As a few of you may recall, on Jan. 9, 2011, the Swift Current Broncos traded superstar 18-year-old Cody Eakin to the Kootenay Ice for a return that rocked the junior hockey world. Coming the other way were
Jimmy Carson, Martin Gelinas, three first-round draft picks and $15 million in cash Colby Cave, Ryan Bloom, Steven Myland, Jarrett Zentner, Christian Magnus and three Bantam Draft picks.
To commemorate the 1,237-day anniversary of The Trade, junior hockey numbers guru Alan Caldwell followed up his analysis of the Brayden Schenn deal between Brandon and Saskatoon with a look at the impact of the Eakin deal three-and-a-half seasons later.
There’s no argument with his take that Zentner, Bloom and Magnus were essentially throw-ins – either to maintain enough healthy bodies to fill out a roster or on the chance that even one of them could become the kind of successful reclamation project GM Mark Lamb has become known for (see: Levi Bews, Graham Black, Coda Gordon, Ryon Moser). I do suspect they had higher hopes for Myland, given the state of the team’s goaltending depth at the time and especially after he had a couple pretty decent exhibition seasons. But still, the keys to the trade as Caldwell points out, were always going to be Cave and the draft picks.
On the drafting side I’m sure the Broncos would love a mulligan. The pick they used on Zack Gonek could have been spent on Brayden Point, Connor Bleackley or Jayce Hawryluk while the 39th overall pick could have gone to Haydn Fleury or John Quenneville. Yet even at that, if anyone knew for sure at the time how Cave would pan out, I’ll bet Lamb would make the same deal again, even as a one-for-one. Everything else was really just good PR.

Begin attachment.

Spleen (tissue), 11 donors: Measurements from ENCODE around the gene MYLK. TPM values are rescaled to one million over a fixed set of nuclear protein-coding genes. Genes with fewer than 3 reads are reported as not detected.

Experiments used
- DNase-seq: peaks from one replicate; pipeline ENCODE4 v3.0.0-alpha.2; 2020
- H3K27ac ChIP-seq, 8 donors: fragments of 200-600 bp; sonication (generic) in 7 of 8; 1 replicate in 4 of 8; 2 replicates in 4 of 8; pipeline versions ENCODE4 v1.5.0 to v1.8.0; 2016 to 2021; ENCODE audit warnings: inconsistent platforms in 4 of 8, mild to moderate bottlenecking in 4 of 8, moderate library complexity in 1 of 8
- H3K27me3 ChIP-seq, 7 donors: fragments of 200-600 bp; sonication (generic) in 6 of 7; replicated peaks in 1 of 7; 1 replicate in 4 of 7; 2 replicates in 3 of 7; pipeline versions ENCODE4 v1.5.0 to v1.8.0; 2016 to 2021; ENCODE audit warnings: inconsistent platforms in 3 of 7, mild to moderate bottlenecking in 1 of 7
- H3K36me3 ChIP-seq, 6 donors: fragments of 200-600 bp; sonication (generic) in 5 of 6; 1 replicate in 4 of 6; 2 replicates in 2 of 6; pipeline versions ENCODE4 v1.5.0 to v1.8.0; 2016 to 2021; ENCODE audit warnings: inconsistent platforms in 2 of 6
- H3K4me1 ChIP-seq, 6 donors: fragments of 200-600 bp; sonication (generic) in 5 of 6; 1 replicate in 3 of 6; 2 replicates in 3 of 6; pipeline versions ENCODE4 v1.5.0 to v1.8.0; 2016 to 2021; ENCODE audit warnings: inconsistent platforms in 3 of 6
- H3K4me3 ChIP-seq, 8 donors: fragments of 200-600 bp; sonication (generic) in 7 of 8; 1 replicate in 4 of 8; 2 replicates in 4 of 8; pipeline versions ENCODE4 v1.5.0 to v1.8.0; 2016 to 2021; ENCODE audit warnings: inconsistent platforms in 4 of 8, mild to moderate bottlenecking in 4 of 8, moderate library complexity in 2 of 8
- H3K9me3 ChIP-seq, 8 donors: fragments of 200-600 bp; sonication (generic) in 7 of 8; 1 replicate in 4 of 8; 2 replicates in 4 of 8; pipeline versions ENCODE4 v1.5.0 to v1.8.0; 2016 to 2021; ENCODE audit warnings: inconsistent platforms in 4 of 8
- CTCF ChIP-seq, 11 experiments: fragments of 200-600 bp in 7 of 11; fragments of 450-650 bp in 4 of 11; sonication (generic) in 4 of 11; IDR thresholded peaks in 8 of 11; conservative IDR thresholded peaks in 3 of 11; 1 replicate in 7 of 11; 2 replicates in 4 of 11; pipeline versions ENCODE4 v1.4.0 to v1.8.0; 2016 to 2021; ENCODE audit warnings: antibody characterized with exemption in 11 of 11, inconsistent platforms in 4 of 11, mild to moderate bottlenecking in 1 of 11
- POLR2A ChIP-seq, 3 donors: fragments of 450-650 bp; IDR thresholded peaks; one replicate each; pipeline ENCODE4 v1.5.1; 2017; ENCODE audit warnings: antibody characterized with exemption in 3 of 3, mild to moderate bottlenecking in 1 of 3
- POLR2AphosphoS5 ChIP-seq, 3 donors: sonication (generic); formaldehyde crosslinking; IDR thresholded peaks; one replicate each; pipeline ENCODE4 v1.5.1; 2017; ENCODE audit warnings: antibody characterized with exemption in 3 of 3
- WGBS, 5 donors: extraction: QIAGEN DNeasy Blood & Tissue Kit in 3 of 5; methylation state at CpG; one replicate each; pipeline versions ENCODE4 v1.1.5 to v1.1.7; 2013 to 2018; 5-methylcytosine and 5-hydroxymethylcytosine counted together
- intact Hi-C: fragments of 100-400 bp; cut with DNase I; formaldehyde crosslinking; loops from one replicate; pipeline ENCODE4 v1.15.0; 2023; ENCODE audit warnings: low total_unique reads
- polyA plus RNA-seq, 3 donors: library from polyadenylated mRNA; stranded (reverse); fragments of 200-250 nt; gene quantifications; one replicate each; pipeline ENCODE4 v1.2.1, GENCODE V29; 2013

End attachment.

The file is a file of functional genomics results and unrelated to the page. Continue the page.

Here’s the thing: The Swift Current Broncos were not going to win a championship with Cody Eakin in 2010-11, nor were they going to get him back in 2011-12 as the pros came calling. In his place they got a four-year player – a point-per-game centre, first-rate guy and probable two-year captain at that. Even though the 2011 draft as a whole was only marginally successful and 2013-14 was a big disappointment for the Broncos, it still has to be said that the club is better off today than it would have been by not trading Eakin (or by trading him to Saskatoon, as also nearly happened).
They were two teams headed in different directions. The Ice were gunning for a title (which they won) while Lamb was consciously starting a lengthy process to rebuild and change the identity of the Broncos – who should be an Eastern Conference contender for at least the next two years.